5 Tips for Cooking with Greek Yogurt
I believe one of the most valuable tools you can have in the refrigerator is a tub of Greek yogurt. It’s what I lean on most mornings for a quick and satisfying breakfast, but I know that it can also do so much more. I find myself reaching for it when I whip up lunch, dinner, and those in-between snacks, since it can be a swap-in for a number of ingredients. I never tire of the creamy, tangy flavor it brings to recipes. Here’s what you need to know to welcome Greek yogurt into your cooking routine.
1. Cook with plain full-fat or 2% Greek yogurt.
Unless you’re making a sweet dessert where vanilla yogurt adds a little something extra (like in this cake) generally the only kind of Greek yogurt you should go for when cooking is plain.
It’s also best to go with whole milk, full-fat Greek yogurt for the best flavor and texture, but 2% can be used if you prefer. Avoid nonfat yogurt, as it can not only contain fillers and stabilizers that can alter the taste and texture of what you’re cooking, but it also just doesn’t have the same rich flavor and mouthfeel as varieties with fat in them.
2. Swap yogurt for mayo in salads and dressings.
The easiest way to start using yogurt in your cooking is to swap it for other types of dairy or mayo. Lighten up chicken, tuna, egg, or potato salad by swapping some or all of the mayonnaise called for in a recipe with Greek yogurt. It will make for a finished product with a pleasant tang. Or, use it place of mayo in a creamy dressing recipe, like Green Goddess. You can actually even swipe some Greek yogurt on the bread of your turkey sandwich, instead of mayo, and I guarantee it will be just as tasty.
Get a recipe: Potato Salad with Yogurt, Arugula, and Herbs
3. Try it as a marinade for meat or fish.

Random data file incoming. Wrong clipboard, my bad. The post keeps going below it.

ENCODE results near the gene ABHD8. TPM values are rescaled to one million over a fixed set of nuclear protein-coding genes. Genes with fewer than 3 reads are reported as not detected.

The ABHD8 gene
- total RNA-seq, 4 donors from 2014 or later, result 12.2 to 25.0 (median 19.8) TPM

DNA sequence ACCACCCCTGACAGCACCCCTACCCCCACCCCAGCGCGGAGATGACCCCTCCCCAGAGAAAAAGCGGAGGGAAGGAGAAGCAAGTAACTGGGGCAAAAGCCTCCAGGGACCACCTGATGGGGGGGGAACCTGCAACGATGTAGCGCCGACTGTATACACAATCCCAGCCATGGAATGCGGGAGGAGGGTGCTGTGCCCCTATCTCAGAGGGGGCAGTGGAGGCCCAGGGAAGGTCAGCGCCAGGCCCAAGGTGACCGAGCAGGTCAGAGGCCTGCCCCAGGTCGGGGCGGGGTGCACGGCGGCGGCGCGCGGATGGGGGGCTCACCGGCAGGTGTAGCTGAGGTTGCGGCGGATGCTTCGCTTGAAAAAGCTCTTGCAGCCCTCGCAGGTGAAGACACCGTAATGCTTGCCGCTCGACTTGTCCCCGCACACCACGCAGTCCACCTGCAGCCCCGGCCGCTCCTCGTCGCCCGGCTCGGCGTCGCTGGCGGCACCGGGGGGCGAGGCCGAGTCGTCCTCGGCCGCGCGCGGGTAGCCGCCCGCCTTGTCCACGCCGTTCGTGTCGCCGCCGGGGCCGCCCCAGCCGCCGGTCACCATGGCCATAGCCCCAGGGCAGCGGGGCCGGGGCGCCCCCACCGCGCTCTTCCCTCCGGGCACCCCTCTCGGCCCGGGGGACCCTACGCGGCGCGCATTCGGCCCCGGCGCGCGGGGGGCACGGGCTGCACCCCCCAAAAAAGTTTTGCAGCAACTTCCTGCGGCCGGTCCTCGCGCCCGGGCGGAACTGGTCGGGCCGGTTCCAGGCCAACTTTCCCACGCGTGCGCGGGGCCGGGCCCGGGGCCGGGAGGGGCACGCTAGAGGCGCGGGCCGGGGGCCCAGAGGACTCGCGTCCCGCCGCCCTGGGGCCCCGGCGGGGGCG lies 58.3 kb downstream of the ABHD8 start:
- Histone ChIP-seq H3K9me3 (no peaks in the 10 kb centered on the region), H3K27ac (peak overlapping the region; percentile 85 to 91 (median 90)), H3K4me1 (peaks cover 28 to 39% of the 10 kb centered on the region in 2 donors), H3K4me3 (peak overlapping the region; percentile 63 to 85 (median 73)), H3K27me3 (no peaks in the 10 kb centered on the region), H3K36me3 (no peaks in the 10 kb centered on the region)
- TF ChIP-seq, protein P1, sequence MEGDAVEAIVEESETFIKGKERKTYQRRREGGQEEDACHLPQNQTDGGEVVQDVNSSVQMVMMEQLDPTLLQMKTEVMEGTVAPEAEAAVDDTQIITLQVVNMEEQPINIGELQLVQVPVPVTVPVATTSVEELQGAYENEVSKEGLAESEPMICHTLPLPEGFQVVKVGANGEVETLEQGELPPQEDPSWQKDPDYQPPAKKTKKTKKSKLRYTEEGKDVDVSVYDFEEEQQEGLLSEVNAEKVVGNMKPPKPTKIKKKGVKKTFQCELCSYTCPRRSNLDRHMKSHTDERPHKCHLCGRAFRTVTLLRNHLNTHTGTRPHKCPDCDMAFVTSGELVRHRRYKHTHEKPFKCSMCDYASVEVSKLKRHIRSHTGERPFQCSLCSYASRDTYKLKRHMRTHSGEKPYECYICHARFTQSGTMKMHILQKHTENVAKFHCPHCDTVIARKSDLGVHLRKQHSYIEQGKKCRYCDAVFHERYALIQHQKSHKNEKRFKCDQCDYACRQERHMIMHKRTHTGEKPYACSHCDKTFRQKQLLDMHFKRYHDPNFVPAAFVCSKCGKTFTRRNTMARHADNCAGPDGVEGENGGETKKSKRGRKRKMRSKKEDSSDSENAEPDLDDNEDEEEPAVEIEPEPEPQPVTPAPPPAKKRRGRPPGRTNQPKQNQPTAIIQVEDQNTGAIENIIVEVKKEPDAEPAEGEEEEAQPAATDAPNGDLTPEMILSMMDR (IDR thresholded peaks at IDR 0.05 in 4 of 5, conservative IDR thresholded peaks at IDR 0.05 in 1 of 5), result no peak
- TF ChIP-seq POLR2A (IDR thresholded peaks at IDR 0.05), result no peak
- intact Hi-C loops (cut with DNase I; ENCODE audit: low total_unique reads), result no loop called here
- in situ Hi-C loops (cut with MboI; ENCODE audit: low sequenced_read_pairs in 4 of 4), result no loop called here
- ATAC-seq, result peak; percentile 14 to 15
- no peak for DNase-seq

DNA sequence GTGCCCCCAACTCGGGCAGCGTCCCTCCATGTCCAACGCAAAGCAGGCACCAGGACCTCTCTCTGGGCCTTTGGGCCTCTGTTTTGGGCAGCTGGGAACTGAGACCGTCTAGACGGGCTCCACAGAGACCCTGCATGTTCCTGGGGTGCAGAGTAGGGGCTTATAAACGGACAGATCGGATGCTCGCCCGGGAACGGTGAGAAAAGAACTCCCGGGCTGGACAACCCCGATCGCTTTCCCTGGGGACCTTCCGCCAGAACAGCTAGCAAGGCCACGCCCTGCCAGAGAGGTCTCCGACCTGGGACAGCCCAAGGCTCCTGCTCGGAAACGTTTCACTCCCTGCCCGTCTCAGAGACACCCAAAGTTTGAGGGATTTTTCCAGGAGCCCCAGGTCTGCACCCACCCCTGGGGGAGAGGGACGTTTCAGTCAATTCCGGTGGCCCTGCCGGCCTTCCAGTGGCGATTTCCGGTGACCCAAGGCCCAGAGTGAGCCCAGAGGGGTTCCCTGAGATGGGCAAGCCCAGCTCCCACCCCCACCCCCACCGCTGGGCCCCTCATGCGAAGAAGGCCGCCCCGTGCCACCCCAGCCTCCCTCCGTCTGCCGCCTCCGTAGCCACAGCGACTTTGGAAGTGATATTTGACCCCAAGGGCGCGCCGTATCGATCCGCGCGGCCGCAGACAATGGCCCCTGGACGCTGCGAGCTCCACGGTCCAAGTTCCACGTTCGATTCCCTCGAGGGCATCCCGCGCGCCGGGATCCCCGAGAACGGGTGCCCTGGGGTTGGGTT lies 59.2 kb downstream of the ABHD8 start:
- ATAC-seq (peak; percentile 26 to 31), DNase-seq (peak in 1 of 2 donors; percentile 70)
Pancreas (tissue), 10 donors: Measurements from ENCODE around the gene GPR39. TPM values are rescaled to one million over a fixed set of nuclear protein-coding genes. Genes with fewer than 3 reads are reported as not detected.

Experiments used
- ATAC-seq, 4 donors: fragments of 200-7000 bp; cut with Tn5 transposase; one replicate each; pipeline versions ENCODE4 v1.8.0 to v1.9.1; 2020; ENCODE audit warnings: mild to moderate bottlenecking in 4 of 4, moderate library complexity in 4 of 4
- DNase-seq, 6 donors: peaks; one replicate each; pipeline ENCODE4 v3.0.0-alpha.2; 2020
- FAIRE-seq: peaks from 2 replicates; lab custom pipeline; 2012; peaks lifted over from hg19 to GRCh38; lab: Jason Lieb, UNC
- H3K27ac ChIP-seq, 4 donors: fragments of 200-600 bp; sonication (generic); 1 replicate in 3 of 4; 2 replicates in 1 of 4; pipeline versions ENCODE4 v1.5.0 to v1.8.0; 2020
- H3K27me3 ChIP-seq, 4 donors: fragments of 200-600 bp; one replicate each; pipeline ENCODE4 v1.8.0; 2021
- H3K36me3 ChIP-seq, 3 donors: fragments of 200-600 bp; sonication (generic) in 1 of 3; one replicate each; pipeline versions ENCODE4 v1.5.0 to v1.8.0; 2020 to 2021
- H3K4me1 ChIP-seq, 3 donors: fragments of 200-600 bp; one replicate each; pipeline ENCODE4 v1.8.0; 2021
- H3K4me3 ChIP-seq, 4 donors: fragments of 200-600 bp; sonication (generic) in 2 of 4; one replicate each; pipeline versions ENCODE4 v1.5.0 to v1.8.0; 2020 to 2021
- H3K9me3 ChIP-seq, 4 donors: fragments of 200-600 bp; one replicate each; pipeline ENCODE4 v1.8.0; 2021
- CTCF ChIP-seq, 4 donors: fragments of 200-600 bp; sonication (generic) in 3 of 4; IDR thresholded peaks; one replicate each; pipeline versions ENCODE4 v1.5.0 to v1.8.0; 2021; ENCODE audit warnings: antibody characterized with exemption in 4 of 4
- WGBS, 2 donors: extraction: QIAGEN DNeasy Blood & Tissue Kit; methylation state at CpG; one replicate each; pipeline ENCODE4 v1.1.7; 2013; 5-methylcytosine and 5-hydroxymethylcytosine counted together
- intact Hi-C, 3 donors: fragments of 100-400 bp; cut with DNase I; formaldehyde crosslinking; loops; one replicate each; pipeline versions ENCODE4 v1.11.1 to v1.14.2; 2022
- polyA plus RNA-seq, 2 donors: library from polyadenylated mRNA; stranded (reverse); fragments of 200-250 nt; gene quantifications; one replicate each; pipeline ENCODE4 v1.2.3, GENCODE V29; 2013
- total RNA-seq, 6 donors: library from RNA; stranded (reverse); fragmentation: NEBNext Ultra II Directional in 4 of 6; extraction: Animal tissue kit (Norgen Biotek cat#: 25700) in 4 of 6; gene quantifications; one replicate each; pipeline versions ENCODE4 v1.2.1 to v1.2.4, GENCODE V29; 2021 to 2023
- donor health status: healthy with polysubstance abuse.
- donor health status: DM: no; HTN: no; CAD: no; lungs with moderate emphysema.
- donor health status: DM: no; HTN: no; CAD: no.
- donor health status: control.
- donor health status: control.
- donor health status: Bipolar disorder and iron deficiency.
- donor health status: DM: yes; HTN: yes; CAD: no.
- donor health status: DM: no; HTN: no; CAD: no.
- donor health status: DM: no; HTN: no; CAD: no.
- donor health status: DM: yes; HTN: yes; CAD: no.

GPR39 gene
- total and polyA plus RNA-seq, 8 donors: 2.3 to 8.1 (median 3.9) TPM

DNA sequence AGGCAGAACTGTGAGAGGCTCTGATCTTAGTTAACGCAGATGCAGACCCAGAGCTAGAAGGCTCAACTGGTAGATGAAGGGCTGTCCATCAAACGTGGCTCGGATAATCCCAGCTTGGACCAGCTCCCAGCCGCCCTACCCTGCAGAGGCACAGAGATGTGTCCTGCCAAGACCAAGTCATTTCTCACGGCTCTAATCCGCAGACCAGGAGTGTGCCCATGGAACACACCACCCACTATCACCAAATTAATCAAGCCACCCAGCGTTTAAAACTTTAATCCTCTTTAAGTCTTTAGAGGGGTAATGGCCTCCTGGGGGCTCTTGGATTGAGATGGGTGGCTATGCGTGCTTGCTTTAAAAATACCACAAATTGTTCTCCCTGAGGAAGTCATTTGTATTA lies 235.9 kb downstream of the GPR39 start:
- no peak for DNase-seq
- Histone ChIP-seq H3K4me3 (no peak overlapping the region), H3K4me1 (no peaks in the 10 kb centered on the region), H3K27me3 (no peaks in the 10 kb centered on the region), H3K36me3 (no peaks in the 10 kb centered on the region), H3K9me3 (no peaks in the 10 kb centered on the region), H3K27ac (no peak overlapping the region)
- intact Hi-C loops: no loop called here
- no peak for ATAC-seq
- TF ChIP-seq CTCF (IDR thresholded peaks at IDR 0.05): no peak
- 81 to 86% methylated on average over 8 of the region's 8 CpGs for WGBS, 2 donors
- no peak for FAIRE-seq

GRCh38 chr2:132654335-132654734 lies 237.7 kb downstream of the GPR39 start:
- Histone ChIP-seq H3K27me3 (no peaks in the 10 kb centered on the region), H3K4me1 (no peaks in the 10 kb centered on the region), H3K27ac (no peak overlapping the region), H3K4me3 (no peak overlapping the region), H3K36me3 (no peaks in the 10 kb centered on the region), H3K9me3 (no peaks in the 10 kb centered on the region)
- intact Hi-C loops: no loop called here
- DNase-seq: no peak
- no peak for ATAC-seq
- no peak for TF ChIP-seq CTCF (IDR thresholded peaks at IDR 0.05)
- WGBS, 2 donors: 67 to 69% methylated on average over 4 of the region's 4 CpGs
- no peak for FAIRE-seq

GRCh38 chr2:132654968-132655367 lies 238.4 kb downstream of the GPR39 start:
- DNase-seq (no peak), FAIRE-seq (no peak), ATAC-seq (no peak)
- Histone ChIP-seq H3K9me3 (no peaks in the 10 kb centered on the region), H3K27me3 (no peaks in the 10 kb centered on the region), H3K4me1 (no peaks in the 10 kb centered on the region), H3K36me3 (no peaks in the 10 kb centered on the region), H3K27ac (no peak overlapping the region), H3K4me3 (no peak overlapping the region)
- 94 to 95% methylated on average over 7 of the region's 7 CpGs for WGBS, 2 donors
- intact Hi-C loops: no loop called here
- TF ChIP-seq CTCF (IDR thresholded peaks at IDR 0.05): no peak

Greek yogurt makes for a great marinade base, as it clings to the meat while tenderizing it and ensures it cooks up to be moist and flavorful. It can be as simple as a mix of Greek yogurt, a drizzle of olive oil, and some salt and pepper, or you can jazz the marinade up with things like lemon juice, Dijon mustard, chopped garlic, fresh herbs, or spices. Let your chicken, steak, or fish hang out in the marinade for a couple of hours in the fridge, and then either grill or roast it.
Get a recipe: Yogurt-Marinated Chicken & Creamy Greek Sauce
4. Use it in place of sour cream in dips and for dollops.
I rarely have sour cream in my fridge, but I always have Greek yogurt, so I swap it in (one to one) in dip recipes and also use it to dollop my quesadillas, tacos, and baked potatoes. It’s just as tangy and creamy as sour cream, and you and your fellow diners will hardly know the difference.
Get a recipe: French Onion Dip with Caramelized Onions & Greek Yogurt
5. Stir it into soups or toss it with pasta, instead of heavy cream.
Soups and pastas that are enriched with heavy cream are indeed decadent, but they can be a little too rich for my taste sometimes. I love stirring a little Greek yogurt into a simmering pot of puréed soup, like potato and leek or tomato, just before serving. It not only makes it creamy, but it also thickens it a little and gives it a touch of tang that really balances the flavors. Or go ahead and use it in place of some or all of the heavy cream in pastas and pasta bakes — it provides that creamy mouthfeel, but won’t weigh the dish down.
What are your favorite ways to cook with Greek yogurt? I’d love to hear about them!